Studies of VOCs in large buildings and in residences over the past two decades have shown that their concentrations have decreased considerably, probably as a result primarily of regulations limiting emissions of precursors of photochemical smog but also due to heightened awareness of their importance indoors to occupant health. Testing emissions from building materials used indoors has become increasingly common for floor coverings, paints, and many other important indoor building materials and finishes.
Legionellosis or Legionnaire's Disease is caused by a waterborne bacterium that grows best in slow moving or still warm water. The primary route of exposure is aerosolization, most commonly from evaporative cooling towers or showerheads. A common source of Legionella in commercial buildings is from poorly placed or maintained evaporative cooling towers, which often release aerosolized water that may enter nearby ventilation intakes. Outbreaks in medical facilities and nursing homes, where patients are immuno-suppressed and immuno-weak, are the most commonly reported cases of Legionellosis. More than one case has involved outdoor fountains in public attractions. The presence of Legionella in commercial building water supplies is highly under-reported, as healthy people require heavy exposure to acquire infection.
Legionella testing typically involves collecting water samples and surface swabs from evaporative cooling basins, shower heads, faucets, and other locations where warm water collects. The samples are then cultured and colony forming units (cfu) of Legionella are quantified as cfu/Liter.
Legionella is a parasite of protazoans such as amoeba, and thus requires conditions suitable for both organisms. The bacterium forms a biofilm which is resistant to chemical and antimicrobial treatments, including chlorine. Remediation for Legionella outbreaks in commercial buildings vary, but often include very hot water flushes (160°F), sterilization of standing water in evaporative cooling basins, replacement of shower heads, and in some cases flushes of heavy metal salts. Preventative measures include adjusting normal hot water levels to allow for 120°F at the tap, evaluating facility design layout, removing faucet aerators, and periodic testing in suspect areas.
The U.S. Federal Government (www.osha.gov) and some States have set standards for acceptable levels of asbestos fibers in indoor air. Many common building materials used before 1975 contain asbestos, such as some floor tiles, ceiling tiles, taping muds, pipe wrap, mastics and other insulation materials. Normally significant releases of asbestos fiber do not occur unless the building materials are disturbed, such as by cutting, sanding, drilling or building remodeling. There are particularly stringent regulations applicable to schools. Inhalation of asbestos fibers over long exposure times is associated with increased incidence of lung cancer. While smokers have a greater risk of lung cancer than asbestos workers that do not smoke, smokers that are exposed to high levels of asbestos over many years have a much greater risk of developing lung cancer than either smokers that have not been exposed to asbestos, or persons that have been exposed to high levels of asbestos that do not smoke.
Asbestos is found in older homes and buildings, but it is most dangerous in schools and industrial settings. It was once widely used in shingles, fireproofing, heating systems and floor and ceiling tiles in older buildings. When asbestos-containing material is damaged or disintegrates, microscopic fibers are dispersed into the air. The risk of lung cancer from inhaling asbestos fibers is also greater to smokers. While most asbestos-associated cancers are related to the intensity and duration of exposure, the symptoms of the disease do not usually appear until about 20 to 30 years after the first exposure to asbestos. Removal of asbestos-containing materials is not always wise because the fibers can be released into the air during the removal process. The EPA requires removal only in order to prevent significant exposure. A management program for intact asbestos-containing materials is often recommended instead.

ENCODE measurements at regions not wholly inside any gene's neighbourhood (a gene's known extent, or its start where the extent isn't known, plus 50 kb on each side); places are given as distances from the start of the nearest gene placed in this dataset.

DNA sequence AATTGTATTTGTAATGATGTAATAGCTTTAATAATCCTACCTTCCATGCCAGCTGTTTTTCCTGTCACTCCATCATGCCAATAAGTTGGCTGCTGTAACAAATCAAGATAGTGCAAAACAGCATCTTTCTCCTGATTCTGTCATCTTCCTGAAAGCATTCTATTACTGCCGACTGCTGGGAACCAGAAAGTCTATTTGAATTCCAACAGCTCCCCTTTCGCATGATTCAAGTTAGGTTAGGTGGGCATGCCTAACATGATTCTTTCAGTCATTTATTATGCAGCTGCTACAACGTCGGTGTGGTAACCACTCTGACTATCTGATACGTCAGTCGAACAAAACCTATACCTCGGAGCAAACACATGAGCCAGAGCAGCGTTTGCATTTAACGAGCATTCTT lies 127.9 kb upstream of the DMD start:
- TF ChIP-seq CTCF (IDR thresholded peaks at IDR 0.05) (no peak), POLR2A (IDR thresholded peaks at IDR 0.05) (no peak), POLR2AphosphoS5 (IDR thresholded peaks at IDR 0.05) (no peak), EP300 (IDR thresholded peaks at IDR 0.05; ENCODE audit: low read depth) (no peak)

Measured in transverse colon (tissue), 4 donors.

Carbon dioxide (CO2)is a surrogate for indoor pollutants emitted by humans and correlates with human metabolic activity. Carbon dioxide at levels that are unusually high indoors may cause occupants to grow drowsy, get headaches, or function at lower activity levels. Humans are the main indoor source of carbon dioxide. Indoor levels are an indicator of the adequacy of outdoor air ventilation relative to indoor occupant density and metabolic activity. To eliminate most Indoor Air Quality complaints, total indoor carbon dioxide should be reduced to below 600 ppm above outdoor levels. NIOSH considers that indoor air concentrations of carbon dioxide that exceed 1,000 ppm are a marker suggesting inadequate ventilation. ASHRAE recommends that carbon dioxide levels not exceed 700 ppm above outdoor ambient levels. The UK standards for schools say that carbon dioxide in all teaching and learning spaces, when measured at seated head height and averaged over the whole day should not exceed 1,500 ppm. The whole day refers to normal school hours (i.e. 9.00am to 3.30pm) and includes unoccupied periods such as lunch breaks. Canadian standards limit carbon dioxide to 3500 ppm. OSHA limits carbon dioxide concentration in the workplace to 5,000 ppm for prolonged periods, and 35,000 ppm for 15 minutes.
Ozone is produced by ultraviolet light from the Sun hitting the Earth's atmosphere (especially in the ozone layer), lightning, certain electric devices (such as air ionisers), and as a byproduct of other types of pollution.
Ozone exists in greater concentrations at altitudes commonly flown by passenger jets. Reactions between ozone and onboard substances, including skin oils and cosmetics, can product toxic chemicals as byproducts. Ozone itself is also irritating to lung tissue and harmful to human health. Larger jets have ozone filters to reduce the cabin concentration to safer and more comfortable levels.
Outdoor air used for ventilation may have sufficient ozone to react with common indoor pollutants as well as skin oils and other common indoor air chemicals or surfaces. Particular concern is warranted when using "green" cleaning products based on citrus or terpene extracts as these chemicals react very quickly with ozone to form toxic and irritating chemicals as well as fine and ultrafine particles. Ventilation with outdoor air containing elevated ozone concentrations may complicate remediation attempts.